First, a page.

Happily Ever After Stories

Happily Ever After: Tristan, Isolde and the Ball Family

hea_ball02For the first time in many years, Joan Ball and her husband, Roger, were without a cat or dog. Their cat of 17 years had passed away in August, and coming home to a house without pets felt empty.

Over the past 30 years, the Town and Country couple had adopted cats and dogs from rescue organizations, especially the Humane Society of Missouri. So, when they found themselves seeking a four-legged companion or two, the Humane Society was the first place they looked.

When their children were home for Thanksgiving, the four of them went to look for a new pet. That’s when a 4-month-old kitten named Tristan caught their hearts.

“He was just so cute, running around and playing,” Joan Ball says. “He was and is so sociable.”

After they fell in love with Tristan, the Balls wanted him to have a friend, so they adopted Isolde the same day.

“She’s just this tiny, sweet little thing,” Joan Ball says.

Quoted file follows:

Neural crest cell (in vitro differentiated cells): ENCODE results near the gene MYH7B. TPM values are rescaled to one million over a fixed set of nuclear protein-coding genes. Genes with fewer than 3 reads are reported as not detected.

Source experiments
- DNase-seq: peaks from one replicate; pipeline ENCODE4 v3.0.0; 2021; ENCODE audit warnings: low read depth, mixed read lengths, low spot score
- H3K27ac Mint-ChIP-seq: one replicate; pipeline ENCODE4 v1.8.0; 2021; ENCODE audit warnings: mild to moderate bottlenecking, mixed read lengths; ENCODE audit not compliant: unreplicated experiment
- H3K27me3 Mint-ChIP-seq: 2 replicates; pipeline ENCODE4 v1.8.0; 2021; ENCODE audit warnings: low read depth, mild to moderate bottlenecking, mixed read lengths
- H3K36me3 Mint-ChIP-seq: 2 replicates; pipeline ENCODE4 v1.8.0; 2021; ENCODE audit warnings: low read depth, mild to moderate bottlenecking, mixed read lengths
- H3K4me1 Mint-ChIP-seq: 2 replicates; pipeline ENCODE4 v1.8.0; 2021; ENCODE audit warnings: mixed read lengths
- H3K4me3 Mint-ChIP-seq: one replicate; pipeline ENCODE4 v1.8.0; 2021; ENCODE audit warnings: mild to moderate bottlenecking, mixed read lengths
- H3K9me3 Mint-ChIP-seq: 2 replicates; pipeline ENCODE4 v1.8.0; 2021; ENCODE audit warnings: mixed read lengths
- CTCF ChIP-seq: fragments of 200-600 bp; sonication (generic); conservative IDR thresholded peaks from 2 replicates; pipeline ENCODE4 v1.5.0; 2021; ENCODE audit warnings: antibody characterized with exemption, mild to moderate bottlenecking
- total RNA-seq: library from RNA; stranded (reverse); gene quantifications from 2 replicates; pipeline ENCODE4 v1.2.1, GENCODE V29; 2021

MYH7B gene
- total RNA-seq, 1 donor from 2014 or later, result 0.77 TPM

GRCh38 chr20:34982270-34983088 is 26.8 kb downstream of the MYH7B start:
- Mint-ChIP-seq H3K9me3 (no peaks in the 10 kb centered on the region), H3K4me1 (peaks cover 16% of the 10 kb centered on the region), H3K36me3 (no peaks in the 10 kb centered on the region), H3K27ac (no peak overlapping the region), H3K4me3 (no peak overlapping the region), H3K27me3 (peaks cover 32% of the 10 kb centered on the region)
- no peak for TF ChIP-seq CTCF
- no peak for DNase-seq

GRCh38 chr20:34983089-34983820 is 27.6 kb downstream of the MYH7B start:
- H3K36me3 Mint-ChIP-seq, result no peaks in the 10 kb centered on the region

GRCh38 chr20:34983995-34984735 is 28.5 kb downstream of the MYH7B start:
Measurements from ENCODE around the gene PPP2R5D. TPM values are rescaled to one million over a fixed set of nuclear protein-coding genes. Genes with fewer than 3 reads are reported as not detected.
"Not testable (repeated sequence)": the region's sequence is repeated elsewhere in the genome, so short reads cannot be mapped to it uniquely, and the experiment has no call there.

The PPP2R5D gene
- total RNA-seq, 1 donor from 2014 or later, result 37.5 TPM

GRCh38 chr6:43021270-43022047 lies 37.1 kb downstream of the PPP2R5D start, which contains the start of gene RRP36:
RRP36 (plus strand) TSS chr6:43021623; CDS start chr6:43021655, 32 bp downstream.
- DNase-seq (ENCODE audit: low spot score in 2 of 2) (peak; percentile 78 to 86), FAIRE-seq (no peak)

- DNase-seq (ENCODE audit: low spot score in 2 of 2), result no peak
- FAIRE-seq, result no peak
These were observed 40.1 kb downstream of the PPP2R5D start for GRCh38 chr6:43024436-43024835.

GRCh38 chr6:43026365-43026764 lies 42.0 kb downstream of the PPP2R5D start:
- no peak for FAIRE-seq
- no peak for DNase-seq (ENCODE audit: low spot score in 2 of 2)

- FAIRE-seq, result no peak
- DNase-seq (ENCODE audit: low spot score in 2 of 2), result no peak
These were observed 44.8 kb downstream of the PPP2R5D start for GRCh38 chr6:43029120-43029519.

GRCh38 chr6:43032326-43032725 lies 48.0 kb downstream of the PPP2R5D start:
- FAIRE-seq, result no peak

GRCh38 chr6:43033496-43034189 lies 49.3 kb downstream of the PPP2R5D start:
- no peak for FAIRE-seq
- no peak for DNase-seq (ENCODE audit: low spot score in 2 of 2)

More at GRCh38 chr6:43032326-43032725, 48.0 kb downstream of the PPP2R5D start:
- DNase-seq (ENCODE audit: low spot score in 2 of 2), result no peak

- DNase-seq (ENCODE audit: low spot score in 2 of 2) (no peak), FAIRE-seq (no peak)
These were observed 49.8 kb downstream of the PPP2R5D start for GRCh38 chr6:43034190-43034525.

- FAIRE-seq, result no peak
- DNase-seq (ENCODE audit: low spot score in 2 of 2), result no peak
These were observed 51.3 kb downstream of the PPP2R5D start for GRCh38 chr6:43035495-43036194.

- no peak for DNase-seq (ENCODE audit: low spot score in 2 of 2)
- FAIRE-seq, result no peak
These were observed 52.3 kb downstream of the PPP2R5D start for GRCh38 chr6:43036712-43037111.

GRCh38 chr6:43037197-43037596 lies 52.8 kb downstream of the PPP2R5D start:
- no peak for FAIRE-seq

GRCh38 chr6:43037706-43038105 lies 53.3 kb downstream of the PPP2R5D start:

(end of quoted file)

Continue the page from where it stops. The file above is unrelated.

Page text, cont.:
At the time LN talked to Joan Ball, the family had had the kittens for only about a week.

“We’re getting used to having kittens again,” she says. “I forgot how much they get into everything.”

She worried about having a house full of people for the holidays with such tiny new family members, but she says Tristan and Isolde were “so good.”

“They wandered around and ended up in everyone’s laps. It was very cute,” she says.

Initially, the Balls tried to ban the kittens from a part of the house with a child gate. That plan failed almost immediately.

“It took about three minutes for them to figure out how to climb up over it,” Joan Ball says. “Now they have free reign of the house.”

Overall, Ball says the kittens just make her smile. They leap and play and curl up in her lap. She says she loves watching them chase after jingly ball toys. Both kitties love watching the birds in the bird feeders outside, especially the cardinals.

“I have a fur collar now named Tristan,” she notes with a laugh. “He purrs at 6 a.m. to wake me up. They’re settling in just fine.”

The Christmas decorations were a big hit with the kittens, and Joan Ball says she would regularly find the kittens in the boxes. She notes that they also love hiding in houseplants.

“Hopefully they won’t eat my chives!” she jokes.

This story was originally published at laduenews.com. Read it on LN’s website here.


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